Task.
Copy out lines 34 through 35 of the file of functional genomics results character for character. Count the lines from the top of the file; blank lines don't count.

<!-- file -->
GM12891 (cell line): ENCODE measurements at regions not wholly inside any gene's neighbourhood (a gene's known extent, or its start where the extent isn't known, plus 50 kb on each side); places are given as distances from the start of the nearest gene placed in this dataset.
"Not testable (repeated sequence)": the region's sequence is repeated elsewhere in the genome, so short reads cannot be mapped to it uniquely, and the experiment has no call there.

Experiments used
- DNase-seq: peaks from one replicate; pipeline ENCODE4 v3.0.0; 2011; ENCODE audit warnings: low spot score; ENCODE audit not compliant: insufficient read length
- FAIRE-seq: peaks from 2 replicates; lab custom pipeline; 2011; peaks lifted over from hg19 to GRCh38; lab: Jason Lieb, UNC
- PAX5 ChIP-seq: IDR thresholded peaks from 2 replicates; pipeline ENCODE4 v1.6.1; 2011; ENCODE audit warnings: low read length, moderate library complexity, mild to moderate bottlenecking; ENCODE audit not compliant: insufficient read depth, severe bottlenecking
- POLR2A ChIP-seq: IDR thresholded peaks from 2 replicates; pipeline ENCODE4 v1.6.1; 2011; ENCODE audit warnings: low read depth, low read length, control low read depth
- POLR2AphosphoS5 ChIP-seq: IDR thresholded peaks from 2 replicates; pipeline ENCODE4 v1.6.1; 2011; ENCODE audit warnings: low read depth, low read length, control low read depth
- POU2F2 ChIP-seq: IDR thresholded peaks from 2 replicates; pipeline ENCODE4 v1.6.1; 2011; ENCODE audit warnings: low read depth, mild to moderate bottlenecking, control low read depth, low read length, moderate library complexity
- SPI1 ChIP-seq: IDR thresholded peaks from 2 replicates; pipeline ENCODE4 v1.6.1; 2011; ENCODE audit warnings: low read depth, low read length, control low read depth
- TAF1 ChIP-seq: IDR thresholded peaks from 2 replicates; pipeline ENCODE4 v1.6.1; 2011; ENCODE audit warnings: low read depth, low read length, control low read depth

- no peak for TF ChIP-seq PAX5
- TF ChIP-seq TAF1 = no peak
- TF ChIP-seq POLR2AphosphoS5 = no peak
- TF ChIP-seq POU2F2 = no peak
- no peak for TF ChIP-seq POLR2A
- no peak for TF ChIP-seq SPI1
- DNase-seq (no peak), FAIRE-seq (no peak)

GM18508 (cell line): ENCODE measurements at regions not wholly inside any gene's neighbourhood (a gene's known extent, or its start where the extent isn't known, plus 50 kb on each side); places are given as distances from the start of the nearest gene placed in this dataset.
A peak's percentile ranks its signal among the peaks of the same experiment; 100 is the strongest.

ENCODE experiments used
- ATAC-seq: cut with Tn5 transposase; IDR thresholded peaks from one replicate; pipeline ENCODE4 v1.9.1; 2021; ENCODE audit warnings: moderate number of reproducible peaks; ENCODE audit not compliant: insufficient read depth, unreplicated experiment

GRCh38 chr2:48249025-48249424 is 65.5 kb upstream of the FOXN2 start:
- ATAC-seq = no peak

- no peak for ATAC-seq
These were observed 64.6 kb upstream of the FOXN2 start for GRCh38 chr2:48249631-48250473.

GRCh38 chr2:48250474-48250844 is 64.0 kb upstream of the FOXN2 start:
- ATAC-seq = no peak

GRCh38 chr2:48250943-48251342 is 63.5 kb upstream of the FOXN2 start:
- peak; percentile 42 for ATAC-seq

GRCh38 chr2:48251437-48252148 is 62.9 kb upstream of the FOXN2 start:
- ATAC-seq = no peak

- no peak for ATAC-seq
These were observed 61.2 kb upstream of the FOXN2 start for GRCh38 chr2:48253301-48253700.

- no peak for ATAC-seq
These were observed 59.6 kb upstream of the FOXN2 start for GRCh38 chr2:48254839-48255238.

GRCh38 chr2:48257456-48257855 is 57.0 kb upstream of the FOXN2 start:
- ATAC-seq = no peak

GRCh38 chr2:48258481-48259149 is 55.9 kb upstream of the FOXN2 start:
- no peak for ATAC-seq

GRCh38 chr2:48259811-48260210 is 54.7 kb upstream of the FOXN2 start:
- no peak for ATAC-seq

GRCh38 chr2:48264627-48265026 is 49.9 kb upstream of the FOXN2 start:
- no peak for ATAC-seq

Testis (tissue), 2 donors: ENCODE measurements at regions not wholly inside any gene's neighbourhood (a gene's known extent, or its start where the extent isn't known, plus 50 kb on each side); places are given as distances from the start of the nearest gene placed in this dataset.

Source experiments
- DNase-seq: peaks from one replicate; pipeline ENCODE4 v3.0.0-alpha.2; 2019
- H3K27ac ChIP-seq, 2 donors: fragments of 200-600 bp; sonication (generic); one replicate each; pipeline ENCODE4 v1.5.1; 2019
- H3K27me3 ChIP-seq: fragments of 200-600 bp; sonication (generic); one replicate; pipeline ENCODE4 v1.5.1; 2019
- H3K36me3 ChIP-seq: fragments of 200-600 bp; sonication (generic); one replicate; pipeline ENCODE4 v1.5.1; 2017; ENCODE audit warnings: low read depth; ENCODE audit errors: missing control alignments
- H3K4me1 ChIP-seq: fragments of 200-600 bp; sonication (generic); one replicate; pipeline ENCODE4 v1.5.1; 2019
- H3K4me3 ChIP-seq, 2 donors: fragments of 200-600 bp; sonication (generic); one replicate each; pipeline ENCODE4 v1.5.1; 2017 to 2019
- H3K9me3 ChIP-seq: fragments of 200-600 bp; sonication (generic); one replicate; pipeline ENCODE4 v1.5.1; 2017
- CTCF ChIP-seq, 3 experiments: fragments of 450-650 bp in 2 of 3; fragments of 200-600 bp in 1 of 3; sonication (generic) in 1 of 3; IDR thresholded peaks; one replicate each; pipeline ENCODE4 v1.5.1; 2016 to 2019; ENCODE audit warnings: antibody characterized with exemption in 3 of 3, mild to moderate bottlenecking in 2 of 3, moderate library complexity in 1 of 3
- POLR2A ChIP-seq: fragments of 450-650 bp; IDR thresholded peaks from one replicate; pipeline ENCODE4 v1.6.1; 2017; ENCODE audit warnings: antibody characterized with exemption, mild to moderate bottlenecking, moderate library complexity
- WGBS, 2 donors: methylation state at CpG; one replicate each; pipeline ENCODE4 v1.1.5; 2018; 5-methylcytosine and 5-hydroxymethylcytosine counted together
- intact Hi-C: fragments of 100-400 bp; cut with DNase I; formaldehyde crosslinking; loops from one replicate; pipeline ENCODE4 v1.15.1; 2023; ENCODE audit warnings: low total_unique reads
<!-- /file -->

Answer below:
These were observed 61.2 kb upstream of the FOXN2 start for GRCh38 chr2:48253301-48253700.

- no peak for ATAC-seq